ToNite: Empowering local residents in the regeneration of their neighbourhood

Paris, France, May 2021 – Efus organised a workshop on the ToNite project for local and regional authorities and other actors who are interested in replicating the approach, methods and tools developed by the project in Turin (Italy) in order to improve citizens’ feeling of security at night, on 29 April. Led by and implemented in the City of Turin, ToNite focuses on two neighbourhoods situated near the Dora River. 

As a partner, Efus is in charge of helping the municipality ensure the project’s transferability to interested local authorities in Italy and other European countries. It is organising a series of workshops as part of this mandate. This one (held online) was focused on three activities: ethnographic and social research, engagement and empowerment of the local community and stakeholders, and community dialogue through a mobile app.

Co-producing solutions with local communities

Introducing the webinar, Fabrizio Barbiero, ToNite coordinator at the city of Turin, presented the project, which seeks to improve feelings of security by improving the liveability of public spaces. He explained that the targeted neighbourhoods are empty at night, as public services only function during office hours and there is no night-time economic activity, which fuels a general feeling of insecurity and of not belonging there. “At night, the function of public protection rests in the hands of the local police, who intervene as per a traditional approach of law enforcement and control,” he explained. “As for local residents, they just go elsewhere; they leave the neighbourhood.”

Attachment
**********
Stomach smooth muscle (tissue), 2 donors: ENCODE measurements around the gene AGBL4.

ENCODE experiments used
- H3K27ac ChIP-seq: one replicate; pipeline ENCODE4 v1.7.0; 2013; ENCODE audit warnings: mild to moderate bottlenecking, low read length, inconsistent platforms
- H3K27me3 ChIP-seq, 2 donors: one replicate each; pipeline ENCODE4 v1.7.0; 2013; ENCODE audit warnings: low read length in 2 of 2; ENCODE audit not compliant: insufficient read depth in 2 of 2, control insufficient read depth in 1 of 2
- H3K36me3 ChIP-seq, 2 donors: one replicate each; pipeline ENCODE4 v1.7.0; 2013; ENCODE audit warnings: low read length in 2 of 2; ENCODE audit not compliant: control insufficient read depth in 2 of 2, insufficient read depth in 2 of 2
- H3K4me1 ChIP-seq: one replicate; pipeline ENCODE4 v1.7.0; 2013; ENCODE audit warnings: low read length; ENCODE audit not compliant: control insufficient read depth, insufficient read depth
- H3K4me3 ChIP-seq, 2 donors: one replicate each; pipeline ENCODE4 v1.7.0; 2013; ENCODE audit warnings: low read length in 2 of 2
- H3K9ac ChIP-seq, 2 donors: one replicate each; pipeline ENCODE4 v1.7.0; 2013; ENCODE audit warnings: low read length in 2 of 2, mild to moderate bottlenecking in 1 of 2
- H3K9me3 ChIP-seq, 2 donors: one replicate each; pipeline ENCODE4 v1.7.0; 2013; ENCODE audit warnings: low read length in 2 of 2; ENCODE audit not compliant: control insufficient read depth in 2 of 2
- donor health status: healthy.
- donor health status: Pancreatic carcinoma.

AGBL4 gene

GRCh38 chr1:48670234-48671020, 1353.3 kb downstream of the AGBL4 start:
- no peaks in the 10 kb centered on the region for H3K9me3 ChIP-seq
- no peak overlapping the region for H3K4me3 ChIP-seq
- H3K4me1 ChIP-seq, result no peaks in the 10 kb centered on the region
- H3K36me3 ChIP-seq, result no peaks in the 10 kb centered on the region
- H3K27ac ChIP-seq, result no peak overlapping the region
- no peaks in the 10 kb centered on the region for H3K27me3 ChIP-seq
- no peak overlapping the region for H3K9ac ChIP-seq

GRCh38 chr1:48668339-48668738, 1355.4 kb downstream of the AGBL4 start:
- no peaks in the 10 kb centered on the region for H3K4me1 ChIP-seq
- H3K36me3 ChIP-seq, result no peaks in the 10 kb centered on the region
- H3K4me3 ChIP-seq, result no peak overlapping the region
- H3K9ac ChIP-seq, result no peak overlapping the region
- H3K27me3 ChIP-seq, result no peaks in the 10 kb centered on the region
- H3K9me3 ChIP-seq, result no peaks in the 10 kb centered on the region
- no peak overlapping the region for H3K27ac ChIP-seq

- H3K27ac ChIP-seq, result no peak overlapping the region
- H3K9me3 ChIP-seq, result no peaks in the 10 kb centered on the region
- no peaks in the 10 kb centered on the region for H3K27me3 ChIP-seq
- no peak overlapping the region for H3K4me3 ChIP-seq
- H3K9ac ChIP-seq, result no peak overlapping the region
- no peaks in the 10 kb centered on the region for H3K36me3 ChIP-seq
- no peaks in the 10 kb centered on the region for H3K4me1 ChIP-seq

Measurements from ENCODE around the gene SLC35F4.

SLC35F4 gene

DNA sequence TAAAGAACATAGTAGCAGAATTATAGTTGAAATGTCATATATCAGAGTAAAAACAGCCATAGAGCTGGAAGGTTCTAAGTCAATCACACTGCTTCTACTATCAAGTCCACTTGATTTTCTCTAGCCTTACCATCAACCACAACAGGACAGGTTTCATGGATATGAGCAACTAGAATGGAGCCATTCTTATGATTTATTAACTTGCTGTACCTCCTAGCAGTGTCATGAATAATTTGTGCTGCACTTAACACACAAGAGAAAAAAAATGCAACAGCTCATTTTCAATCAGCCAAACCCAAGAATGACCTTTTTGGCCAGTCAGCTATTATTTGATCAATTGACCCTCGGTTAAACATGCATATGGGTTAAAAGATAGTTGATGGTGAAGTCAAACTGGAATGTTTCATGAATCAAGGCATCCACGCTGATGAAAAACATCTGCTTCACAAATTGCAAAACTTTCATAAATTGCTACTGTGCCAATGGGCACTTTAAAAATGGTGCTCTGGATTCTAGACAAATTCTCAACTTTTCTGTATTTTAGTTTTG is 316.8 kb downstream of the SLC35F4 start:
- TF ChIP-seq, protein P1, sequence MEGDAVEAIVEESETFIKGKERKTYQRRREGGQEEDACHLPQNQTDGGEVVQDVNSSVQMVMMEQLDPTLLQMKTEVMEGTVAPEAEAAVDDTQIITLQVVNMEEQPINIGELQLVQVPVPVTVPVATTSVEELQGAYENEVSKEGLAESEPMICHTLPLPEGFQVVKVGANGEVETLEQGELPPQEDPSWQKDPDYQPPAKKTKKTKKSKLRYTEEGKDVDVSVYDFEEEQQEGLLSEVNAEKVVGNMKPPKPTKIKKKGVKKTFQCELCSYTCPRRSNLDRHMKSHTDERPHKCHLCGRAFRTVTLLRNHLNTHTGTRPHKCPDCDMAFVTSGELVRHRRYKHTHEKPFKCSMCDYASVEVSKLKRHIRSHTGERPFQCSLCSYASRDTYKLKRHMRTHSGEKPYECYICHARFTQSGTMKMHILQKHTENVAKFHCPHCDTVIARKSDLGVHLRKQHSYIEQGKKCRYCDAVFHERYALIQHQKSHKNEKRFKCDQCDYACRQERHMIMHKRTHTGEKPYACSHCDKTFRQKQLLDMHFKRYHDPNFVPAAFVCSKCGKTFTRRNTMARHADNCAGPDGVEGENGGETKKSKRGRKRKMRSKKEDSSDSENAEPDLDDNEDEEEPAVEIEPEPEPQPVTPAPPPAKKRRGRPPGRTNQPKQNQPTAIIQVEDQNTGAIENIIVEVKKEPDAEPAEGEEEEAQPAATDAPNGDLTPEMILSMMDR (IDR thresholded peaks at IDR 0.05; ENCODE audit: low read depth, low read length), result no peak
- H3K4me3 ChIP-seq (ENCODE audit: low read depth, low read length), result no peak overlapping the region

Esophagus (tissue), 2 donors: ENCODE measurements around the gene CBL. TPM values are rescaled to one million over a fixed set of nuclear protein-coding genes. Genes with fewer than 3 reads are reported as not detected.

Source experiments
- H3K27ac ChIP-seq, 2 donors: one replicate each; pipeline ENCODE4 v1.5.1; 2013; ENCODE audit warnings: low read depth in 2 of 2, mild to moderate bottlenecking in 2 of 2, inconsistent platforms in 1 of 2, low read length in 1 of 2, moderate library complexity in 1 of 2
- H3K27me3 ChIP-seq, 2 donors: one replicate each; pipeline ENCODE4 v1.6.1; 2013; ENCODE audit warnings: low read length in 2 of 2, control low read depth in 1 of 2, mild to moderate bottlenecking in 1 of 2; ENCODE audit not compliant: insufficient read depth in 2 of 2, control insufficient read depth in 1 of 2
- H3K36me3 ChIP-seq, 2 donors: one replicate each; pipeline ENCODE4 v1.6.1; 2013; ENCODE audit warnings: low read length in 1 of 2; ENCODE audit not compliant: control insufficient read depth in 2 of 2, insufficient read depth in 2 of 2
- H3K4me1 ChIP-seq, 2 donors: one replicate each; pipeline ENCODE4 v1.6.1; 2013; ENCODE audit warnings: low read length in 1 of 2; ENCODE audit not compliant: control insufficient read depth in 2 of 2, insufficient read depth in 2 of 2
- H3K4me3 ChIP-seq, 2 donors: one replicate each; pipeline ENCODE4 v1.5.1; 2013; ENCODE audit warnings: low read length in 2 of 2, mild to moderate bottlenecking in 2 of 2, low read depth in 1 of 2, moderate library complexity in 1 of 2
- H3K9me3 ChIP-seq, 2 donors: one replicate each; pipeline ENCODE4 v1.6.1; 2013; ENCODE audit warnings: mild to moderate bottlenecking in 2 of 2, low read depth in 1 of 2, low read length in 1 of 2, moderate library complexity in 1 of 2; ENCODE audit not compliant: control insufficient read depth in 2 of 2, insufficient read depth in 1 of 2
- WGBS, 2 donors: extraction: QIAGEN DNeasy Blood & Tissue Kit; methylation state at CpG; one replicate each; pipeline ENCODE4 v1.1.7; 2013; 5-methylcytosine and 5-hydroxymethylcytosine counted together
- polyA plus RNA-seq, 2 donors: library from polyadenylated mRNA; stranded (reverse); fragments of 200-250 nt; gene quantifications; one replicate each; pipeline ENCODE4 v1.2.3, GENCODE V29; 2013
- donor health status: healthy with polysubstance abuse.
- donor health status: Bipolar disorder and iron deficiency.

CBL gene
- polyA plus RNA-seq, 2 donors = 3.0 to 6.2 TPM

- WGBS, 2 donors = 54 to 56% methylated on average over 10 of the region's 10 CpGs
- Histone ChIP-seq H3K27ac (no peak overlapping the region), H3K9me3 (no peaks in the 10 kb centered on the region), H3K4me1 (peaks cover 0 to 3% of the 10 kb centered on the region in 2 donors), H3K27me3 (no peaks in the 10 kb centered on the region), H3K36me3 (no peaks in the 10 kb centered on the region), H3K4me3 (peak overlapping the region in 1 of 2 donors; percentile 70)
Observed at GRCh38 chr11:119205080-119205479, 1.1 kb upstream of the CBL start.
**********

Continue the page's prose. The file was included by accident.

Funded by the European Union’s Urban Innovative Actions (UIA) programme, ToNite is an ambitious urban regeneration project based on “collaborative policies, social empowerment and the active participation of residents, stakeholders and local communities.” Over a period of three years (2019–2022), it conducts six types of activities: 1) ethnographic and social research in the target neighbourhoods, engaging local stakeholders to analyse residents’ perception of security; 2) engagement and empowerment of local communities and stakeholders; 3) development of a digital platform to analyse and complement data about urban insecurity; 4) actions of urban regeneration in the target areas; 5) opening new local services that can generate social impact, in particular in the evening and a night, through financial and technical support; 6) impact assessment of the actions carried out in the target areas. 

Ethnographic and social research 

Mara Zocco from Experientia, an experience consultancy partner in the project, presented the in-depth ethnographic and social research they conducted to gauge how local residents live and feel their neighbourhood, in particular at night. 

To measure citizens’ experience of insecurity, they conducted 36 in-depth interviews with local residents and stakeholders, led 5 exploratory walks, and created one online, map-based questionnaire. To assess the City of Turin’s monitoring needs, they conducted 6 interviews and organised 2 workshops focused on the role of technology.